• Just a little note here - according to the constitution, cencorship for any reason by any level of government is OK. According to the constitutuion, It's perfectly within the rights of congress to pass a law that would condem you to be desolved alive in sulphuric acid for saying that "the government is bad."

    The Bill of Rights says otherwise, but it is a completely seperate document that was written a decade later.

    Besides, there are plenty of laws on the books right here in the good old US of A that curtail your supposed free speech. For instance, the War Powers Act of 1917 allows the government to throw you in jail indefinitely without a trial (which, by the way, is OK by the constitution, but not the Bill o' Rights) for doing things like critisizing the government, the country's allies, et cetera.

    The fact is, there isn't a place in the world that has legal freedom of speech, with the possible exception of Antarctica, which I don't know very much about. There are even laws specifically limiting free speech in international waters and airspace.

    Just a small point I thought I'd bring up.

    --

  • we have freedom of speech

    We do? WA's Censorship Act 1996 seems to disagree with you... please correct me if I'm wrong.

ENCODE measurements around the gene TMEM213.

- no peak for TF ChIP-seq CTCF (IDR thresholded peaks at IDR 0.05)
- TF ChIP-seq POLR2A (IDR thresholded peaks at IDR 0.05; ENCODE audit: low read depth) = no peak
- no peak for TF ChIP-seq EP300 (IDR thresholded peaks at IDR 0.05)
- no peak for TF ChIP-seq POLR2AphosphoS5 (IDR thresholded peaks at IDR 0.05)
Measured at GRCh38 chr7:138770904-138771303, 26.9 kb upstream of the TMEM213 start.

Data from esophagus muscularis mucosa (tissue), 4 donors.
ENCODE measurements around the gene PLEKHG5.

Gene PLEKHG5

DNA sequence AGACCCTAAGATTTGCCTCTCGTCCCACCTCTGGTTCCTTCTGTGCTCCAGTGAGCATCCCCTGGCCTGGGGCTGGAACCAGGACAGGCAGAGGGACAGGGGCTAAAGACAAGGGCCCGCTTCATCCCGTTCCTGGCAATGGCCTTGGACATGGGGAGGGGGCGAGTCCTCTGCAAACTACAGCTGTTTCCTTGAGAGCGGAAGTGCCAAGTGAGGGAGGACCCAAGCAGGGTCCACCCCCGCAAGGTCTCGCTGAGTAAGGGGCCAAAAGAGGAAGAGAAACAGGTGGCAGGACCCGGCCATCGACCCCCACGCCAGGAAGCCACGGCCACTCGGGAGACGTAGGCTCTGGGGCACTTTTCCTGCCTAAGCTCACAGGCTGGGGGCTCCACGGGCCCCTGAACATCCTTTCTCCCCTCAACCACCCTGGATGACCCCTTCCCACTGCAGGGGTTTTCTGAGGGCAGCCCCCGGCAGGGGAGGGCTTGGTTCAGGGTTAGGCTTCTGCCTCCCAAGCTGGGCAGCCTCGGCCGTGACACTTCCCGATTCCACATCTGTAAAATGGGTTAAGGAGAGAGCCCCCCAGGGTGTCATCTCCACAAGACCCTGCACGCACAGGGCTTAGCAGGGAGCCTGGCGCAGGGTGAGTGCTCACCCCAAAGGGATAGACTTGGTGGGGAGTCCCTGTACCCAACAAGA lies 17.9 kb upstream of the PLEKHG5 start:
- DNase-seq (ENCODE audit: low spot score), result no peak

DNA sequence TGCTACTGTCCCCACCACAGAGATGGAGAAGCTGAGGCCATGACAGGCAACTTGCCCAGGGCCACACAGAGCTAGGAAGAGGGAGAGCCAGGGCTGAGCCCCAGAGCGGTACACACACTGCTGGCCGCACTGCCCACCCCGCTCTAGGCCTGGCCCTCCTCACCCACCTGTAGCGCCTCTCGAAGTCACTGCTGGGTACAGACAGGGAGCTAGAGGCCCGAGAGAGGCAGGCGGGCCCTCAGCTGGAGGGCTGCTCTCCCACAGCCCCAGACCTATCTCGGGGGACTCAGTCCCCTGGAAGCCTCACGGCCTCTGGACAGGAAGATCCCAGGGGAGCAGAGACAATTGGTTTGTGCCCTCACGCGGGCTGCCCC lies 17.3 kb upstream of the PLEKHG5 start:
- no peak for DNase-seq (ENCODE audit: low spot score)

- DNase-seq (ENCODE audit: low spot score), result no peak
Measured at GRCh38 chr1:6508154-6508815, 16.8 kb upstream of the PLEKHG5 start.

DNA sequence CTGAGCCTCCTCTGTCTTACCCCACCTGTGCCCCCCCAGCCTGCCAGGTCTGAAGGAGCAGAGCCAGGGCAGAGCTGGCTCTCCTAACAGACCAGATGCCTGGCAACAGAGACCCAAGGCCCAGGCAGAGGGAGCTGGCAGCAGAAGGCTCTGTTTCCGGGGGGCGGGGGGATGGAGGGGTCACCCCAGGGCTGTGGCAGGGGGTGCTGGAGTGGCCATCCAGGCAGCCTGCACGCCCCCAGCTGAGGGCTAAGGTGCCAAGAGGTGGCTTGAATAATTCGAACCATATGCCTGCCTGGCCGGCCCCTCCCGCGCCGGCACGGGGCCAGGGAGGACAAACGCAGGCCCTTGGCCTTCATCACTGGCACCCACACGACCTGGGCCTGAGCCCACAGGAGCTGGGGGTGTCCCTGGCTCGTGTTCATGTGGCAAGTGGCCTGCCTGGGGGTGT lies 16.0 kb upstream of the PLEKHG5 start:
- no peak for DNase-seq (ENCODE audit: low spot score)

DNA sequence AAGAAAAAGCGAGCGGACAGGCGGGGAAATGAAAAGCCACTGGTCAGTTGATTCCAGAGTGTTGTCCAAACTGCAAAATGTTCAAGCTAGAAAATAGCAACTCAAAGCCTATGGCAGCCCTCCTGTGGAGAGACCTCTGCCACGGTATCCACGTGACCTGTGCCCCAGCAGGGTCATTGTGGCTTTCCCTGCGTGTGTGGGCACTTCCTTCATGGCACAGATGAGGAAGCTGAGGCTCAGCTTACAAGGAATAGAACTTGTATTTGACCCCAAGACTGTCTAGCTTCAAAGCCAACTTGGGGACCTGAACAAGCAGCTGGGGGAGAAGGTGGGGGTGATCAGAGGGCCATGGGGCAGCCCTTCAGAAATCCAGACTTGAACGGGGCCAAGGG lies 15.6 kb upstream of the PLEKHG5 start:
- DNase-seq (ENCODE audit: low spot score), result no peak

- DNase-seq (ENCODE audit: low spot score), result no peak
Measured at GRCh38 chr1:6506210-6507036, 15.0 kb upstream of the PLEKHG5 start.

• Western Australia's stance on freedom is quite .. umm .. put it this way, I'm not proud to live here.

    From the Censorship Act 1996 [wa.gov.au] :

    10. Refused publications

    A publication will be classified as refused if, in the opinion of the Minister, the publication
    ....
    (c) describes or depicts, in a manner that is likely to cause offence to a reasonable adult
    ...
    (vi) an Act or matter that the Minister has determined, having regard to the standards of morality, decency and propriety generally accepted by reasonable adults, is contrary to the public interest.

    Yes, that does mean that a single member of Parliament can arbitrarily ban a publication. No process of appeal beyond that minister, no guaranteed right to speech.

    Ever heard of a Sierra game called Seventh Guest? That's illegal here. Heck, even Dreamweb's illegal here. They had to publish a modified (censored) version of Duke Nukem 3D here because the original was classed as 'obscene' and refused classification. I think the Nine Inch Nails Broken video is banned as well, but I confess I'm not sure.